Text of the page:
and then sending them by second-class post. They point out that
in such circumstances, a statement could take up to six days to
reach its recipient with the effect that the cardholder is not
given sufficient time within which to pay the outstanding amount,
and thus involuntarily incurs interest charges.
As stated by Mr Hawkins at the hearing on 16
January 2001, we were not aware of any such practice being used
by our members.
MasterCard/Europay UK Limited has canvassed
its members, who confirmed Mr Hawkins' belief that cardholders
are never deliberately put into a position where they have to
pay interest on outstanding balances.
While we have been advised that there have been
circumstances where statements from certain issuers have not been
post-marked for up to four days after the statement date, in such
cases there was still ample time available for the cardholders
to make their payments, as the deadline for payment in such cases
was at least 21 days from the statement date.
Where a shorter payment period is specified,
we are advised by the card issuers that they ensure that the statements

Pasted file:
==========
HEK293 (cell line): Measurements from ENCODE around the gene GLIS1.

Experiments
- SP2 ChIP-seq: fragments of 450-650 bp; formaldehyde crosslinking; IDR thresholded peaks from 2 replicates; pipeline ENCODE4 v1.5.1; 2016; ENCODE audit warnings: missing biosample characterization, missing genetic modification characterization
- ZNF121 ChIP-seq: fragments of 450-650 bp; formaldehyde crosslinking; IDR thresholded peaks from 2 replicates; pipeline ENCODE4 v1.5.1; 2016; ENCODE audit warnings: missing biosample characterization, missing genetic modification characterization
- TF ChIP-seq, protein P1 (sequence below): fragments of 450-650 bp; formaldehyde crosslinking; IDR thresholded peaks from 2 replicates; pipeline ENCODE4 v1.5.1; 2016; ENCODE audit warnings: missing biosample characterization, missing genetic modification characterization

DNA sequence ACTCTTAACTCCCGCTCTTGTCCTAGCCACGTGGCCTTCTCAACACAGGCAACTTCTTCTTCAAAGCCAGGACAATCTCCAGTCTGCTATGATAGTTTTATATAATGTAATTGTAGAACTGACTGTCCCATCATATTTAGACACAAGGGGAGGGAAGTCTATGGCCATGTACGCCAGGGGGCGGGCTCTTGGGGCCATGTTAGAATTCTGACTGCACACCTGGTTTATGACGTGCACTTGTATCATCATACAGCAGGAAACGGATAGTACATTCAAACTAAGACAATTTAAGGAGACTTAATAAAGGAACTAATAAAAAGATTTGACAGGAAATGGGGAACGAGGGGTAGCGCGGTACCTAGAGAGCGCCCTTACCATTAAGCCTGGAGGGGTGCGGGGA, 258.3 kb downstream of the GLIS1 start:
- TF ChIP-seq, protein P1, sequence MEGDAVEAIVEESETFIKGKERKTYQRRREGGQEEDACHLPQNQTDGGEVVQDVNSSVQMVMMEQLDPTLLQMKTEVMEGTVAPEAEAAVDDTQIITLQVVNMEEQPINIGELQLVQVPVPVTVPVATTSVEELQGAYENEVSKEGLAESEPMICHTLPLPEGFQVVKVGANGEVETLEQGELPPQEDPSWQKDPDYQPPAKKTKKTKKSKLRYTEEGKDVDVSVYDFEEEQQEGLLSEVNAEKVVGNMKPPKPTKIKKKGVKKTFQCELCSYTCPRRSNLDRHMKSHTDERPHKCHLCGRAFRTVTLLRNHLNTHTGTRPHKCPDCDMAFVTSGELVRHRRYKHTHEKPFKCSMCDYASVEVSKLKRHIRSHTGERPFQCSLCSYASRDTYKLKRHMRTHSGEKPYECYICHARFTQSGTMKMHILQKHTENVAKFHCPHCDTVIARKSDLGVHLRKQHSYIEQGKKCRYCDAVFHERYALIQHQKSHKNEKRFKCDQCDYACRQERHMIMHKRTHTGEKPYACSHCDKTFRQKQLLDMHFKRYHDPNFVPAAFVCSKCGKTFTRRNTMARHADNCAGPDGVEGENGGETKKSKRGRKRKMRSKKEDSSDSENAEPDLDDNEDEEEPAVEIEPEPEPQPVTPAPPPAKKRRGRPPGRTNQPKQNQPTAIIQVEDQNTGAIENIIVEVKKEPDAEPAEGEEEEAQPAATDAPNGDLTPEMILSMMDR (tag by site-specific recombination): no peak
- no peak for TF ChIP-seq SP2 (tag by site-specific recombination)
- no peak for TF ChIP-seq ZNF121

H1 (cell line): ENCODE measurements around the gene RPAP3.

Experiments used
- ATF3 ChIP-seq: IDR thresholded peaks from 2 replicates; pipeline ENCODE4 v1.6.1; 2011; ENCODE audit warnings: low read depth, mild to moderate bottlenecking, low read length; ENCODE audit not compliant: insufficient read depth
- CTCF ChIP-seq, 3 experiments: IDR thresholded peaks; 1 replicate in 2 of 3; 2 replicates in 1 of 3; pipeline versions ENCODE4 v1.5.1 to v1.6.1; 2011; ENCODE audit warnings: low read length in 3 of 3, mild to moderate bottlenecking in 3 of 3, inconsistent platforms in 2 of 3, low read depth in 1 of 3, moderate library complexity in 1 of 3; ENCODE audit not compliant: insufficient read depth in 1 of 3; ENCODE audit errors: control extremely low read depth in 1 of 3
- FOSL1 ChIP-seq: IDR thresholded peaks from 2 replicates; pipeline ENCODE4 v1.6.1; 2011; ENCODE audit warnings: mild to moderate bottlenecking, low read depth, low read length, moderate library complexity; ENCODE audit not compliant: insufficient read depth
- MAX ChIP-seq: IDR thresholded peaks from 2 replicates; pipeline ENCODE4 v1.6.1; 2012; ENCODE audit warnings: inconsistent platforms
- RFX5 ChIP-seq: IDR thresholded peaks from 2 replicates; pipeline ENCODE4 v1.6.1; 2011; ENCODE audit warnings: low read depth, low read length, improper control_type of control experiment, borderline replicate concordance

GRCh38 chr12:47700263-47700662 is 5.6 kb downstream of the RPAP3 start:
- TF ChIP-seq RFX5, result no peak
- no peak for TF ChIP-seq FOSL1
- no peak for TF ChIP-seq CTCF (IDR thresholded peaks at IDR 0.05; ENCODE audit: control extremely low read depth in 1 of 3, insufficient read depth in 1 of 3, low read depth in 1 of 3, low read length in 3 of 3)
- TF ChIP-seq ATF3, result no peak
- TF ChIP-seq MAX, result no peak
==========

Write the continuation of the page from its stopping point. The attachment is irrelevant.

are sent out promptly and/or first class post is used to ensure
that cardholders would still have adequate time to make their
Further, card issuers monitor the statementing
process and take action to rectify any problems that may arisefor
instance, an issuer may use first class post instead of second
class post to compensate for any delay in producing statements.
Further, Europay International SA would not
wish to see cardholders deliberately put into the position of
disadvantage alleged by the Consumers' Association by the practices
of a member, since it would reflect badly on the scheme and damage
the perception of trust created by the brandswhich the
members collectively have spent considerable amounts of money
MasterCard/Europay UK Limited has written to
the Consumers' Association [not printed] to ask them to
provide details of their evidence to support the allegations,
so that any instances of such practices may be brought to the
notice of the scheme which will investigate and take appropriate
6. APACS MONEY
For the sake of clarification, MasterCard/Europay
UK Limited would like to state in relation to Question 295 that
the costs of transaction clearing and settlement in the credit
card sector do not form part of the figure of £4.5 billion
for transmission costs referred to by APACS, which represent the
total cost of running the domestic payment clearings and cash
handling in the UK. The costs incurred by banks in the credit
card sector are entirely separate from those referred to by APACS.
21 February 2001
10 Paragraphs 13-17-Oversight of Payment Systems. Back